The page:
HomePresentations & Workshops
HomeHerbal Roots Zine
HomeLuna Farm
HomeHerbal Study Group
HomeHerbal Health Share Program
October Blog Party: Bio-regional Herbs for the Cold and Flu Season
posted on Thursday, October 1st 2009 9:04 am
a literal medicine chest in a basket…i just harvested these today from the top going clockwise: honeysuckle flowers, wild cherry twigs, self heal, goldenrod and rosehips in the center.

this month’s blog party is being hosted by rosalee of methow valley herbs. head on over there and check out everyone’s postings that are participating!

it’s so easy to get caught up in the latest and greatest new exotic herbs that are being promoted that it’s hard to remember that sometimes, the best medicine is growing right in our own backyards! this blog party is a great reminder to run to our backyard instead of the nearest health food store to find our remedies. i am located in the midwest, near st. louis but most of these herbs can be found across the country.

first, remember the golden rule of health: an ounce of prevention is worth a pound of cure! i’ve written a post about what can be done to prevent the flu here.

beautiful solidago

one of my new favorite herbs that i’ve been dancing with this year is goldenrod (solidago spp.). i’ve tinctured him and admired him for several years but i’ve never tried him out until this late summer. and boy, am i glad i did! i was experiencing a headache that was created from sinus pressure and a voice kept whispering to me ‘goldenrod.’ after trying to ignore both the headache, sinuses and voice for 2 days, i decided to break out goldenrod and give him a try. and kicked myself for being a stubborn taurus herbalist and waited so long to try him out. the headache disappeared within a few hours of dosing (1 dropperful about every 30 minutes or so) and though it came back, it was less intense and as i continued taking goldenrod, the stuffy sinuses were gone and with them, the headache, all by the end of the day. goldenrod is astringent, diaphoretic, diuretic, antimicrobial and anti-inflammatory, making him an excellent choice for colds and flus. taken as a hot infusion, he will help you sweat out a fever. taken as a cold infusion (meaning after infusing the herb in hot water, let the infusion cool down) he acts as a diuretic and will flush out the kidneys and liver. to test any goldenrod found growing in your landscape, break a leaf off and chew. if he’s bitter and drying, you’ve got an excellent medicinal herb growing in your backyard! harvest his flowering tops and leaves when the flowers just start to bloom and tincture immediately. you can also dry goldenrod. make sure that the flowers have not opened yet or he’ll set seed in your drying room!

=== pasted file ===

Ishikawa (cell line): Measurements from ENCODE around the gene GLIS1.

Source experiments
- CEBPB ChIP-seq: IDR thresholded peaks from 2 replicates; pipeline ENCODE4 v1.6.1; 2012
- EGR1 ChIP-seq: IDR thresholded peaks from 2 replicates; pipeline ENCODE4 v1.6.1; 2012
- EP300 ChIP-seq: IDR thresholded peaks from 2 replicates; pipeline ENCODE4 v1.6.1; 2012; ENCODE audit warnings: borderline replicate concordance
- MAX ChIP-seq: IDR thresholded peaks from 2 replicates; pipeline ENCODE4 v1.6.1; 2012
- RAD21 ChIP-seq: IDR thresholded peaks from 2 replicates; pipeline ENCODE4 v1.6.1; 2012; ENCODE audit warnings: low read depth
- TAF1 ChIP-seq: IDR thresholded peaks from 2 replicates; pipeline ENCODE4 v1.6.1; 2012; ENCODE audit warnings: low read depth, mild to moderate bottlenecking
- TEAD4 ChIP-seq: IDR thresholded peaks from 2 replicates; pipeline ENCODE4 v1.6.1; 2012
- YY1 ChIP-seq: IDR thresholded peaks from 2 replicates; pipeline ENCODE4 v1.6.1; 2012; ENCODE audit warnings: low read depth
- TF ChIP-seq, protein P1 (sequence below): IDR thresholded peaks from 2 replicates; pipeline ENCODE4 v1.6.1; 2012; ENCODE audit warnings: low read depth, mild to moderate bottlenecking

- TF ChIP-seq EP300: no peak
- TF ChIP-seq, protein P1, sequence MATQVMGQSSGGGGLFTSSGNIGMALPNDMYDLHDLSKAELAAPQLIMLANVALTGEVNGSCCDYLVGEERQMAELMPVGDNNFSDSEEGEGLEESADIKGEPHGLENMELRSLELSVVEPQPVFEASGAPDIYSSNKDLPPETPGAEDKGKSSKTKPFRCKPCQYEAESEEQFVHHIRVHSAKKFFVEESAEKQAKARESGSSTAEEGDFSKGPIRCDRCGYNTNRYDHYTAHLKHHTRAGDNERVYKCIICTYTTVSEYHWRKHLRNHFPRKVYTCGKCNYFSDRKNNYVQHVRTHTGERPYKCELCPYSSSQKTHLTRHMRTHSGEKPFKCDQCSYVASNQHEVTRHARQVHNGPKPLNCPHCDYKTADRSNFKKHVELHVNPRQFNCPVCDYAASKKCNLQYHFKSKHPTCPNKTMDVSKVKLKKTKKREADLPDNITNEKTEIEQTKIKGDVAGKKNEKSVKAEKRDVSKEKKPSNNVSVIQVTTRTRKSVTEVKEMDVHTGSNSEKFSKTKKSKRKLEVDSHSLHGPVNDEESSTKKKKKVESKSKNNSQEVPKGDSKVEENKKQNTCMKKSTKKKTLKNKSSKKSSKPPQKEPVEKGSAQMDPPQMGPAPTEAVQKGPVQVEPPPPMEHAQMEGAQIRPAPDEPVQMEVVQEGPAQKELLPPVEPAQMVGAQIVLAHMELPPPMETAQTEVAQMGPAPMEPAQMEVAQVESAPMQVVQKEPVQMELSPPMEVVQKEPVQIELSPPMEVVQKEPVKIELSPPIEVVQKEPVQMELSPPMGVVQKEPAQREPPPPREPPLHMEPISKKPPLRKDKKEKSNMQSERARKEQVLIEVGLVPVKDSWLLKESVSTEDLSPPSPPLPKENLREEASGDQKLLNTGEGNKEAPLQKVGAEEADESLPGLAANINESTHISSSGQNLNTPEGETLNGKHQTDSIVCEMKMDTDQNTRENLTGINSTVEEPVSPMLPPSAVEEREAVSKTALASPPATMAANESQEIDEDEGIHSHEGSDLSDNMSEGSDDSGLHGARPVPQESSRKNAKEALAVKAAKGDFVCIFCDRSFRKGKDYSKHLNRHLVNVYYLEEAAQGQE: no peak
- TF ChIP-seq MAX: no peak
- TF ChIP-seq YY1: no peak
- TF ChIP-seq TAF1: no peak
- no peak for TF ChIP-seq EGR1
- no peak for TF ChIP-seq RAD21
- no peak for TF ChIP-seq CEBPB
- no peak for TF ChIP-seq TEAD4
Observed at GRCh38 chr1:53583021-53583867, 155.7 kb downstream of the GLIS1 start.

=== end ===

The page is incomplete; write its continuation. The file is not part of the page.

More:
another terrific flu time herb is elderberry! i cannot rave enough about this wonderful elder of ours. both sambucus nigra and sambucus canadensis are found in my area and both are equally useful. elderberry is prophylactic against flus and colds which means if you take her daily, she can help prevent you from getting sick. she also has antiviral properties which will be helpful for lessening the duration and severity of the flu. she’s also full of vitamin c! elderberry is the first thing i reach for when my kids are getting the sniffles. richo cech’s making plant medicine book is an excellent resource for making herbal remedies and he suggests making a glycerin tincture of dried elderberries to be the best choice for tincturing elderberries. this makes a delicious tincture that kids will readily take. don’t forget elderberry syrup though. this medicine is easy to make and delicious to take. she can be taken daily by the teaspoonful or even used to flavor french toast, pancakes and waffles or even drizzled over some homemade vanilla ice cream! yum!!

to make a syrup, gently heat 2 cups of fresh elderberries with 2 cups of water. when it hits boiling, turn off the heat and mash the berries. cover and allow to infuse for about an hour. strain off the berries and add 2 cups of honey to the liquid and warm on the stove until the honey is thin enough to mix together. stir and pour into a bottle. label and keep refrigerated. to help preserve longer, you can add a bit of brandy (about 1/4 c.) and shake.